-Perhaps a Ron Paul style letter of marque and reprisal, or more realistically just allow (as we already mostly do) volunteer Americans to join e.g. the Kurds and the Iraqi gov’t,, a la the Flying Tigers, Eagle Squadron, Lafayette Escadrille, etc.
    – More of a problem for Europe than us, but we should still arrest and prosecute any American attempting to join or support ISIS

    What we should not do:

    -Continue to wage war on both Assad and ISIS simultaneously
    -Put the American flag on airstrikes that are perfectly capable of being executed by other modern air forces in the region
    -Use this as an opportunity to confront Russia, expand NATO, etc.
    -Impose a “no fly zone” – as if we have any authority to tell a sovereign state that it can’t allow another sovereign state (Russia) to use its airspace
    -Massive ground invasion of ISIS-held territory, that will work for only as long as we commit tens if not hundreds of thousands of soldiers as an occupation force
    -Allow Obama to (again) engage in illegal military action without congressional approval
    -Presume to dictate to the various factions on the ground what is or isn’t an acceptable settlement, including such things as borders or questions of independence and secession

    I agree with everything the release said, the only *long-term* solution is to get out of the Middle East and stop generating blowback, destablization, and all the rest of the havoc the US has wreaked over its many long decades of trying to control the region. I also agree, “just ignore them, it’s not our problem” is not a realistic short-term policy answer to ISIS. Just like, to use what i feel is an appropriate metaphor, the ultimate answer to Al Capone was repealing Prohibition, but that doesn’t mean you stop arresting and prosecuting members of his gang for the murders they committed.

    As for NATO– what was once a fairly legitimate defensive alliance has, post-Cold-War, become something more, and worse. First in the Balkans, then Afghanistan, then Libya, and now possibly in Syria. On the one hand, I don’t think there’s any need to abrogate the close military cooperation and integration we have with Europe. But, they need to start picking up the tab for their own defense needs (which they are plenty capable of providing themselves), *and* if NATO is to survive at all as an acceptable thing, then it needs to re-trench its original strictly-defensive, geographically-limited role. I’m on the fence between that sort of reformed-NATO arrangement, vs. the U.S. leaving NATO altogether. But, I’d rather the U.S. leave NATO altogether, than stay in what NATO has become, which is the vehicle (and legal fig leaf) for Western military interventions that can’t get UN approval.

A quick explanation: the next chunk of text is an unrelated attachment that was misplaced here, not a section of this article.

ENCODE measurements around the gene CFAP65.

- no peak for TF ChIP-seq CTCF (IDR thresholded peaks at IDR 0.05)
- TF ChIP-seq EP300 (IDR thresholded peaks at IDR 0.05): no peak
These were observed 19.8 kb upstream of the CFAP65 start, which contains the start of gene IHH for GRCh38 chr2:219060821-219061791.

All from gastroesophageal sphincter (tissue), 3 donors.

And, it’s worth keeping in mind we can still have a close alliance with European nations outside of NATO, just like we do with Japan, and Australia, etc. So, it’s not like without NATO we wouldn’t still have close and friendly relations with the EU and its members.

  15. Robert Capozzi

    Craig for President! Or Congress, at least!

    ac: Make clear that ISIS, sporadic terrorist attacks aside, is a regional security problem

    me: Aside from M&R, what if any kinetic acts would you support and/or advocate by the US to blunt terror attacks?

  16. paulie Post author

    Craig for President! Or Congress, at least!

    One step at a time 🙂

    Perhaps call for an escalating bounty on the heads of ISIS responsible for the Paris Terror and other terror threats, especially against the US.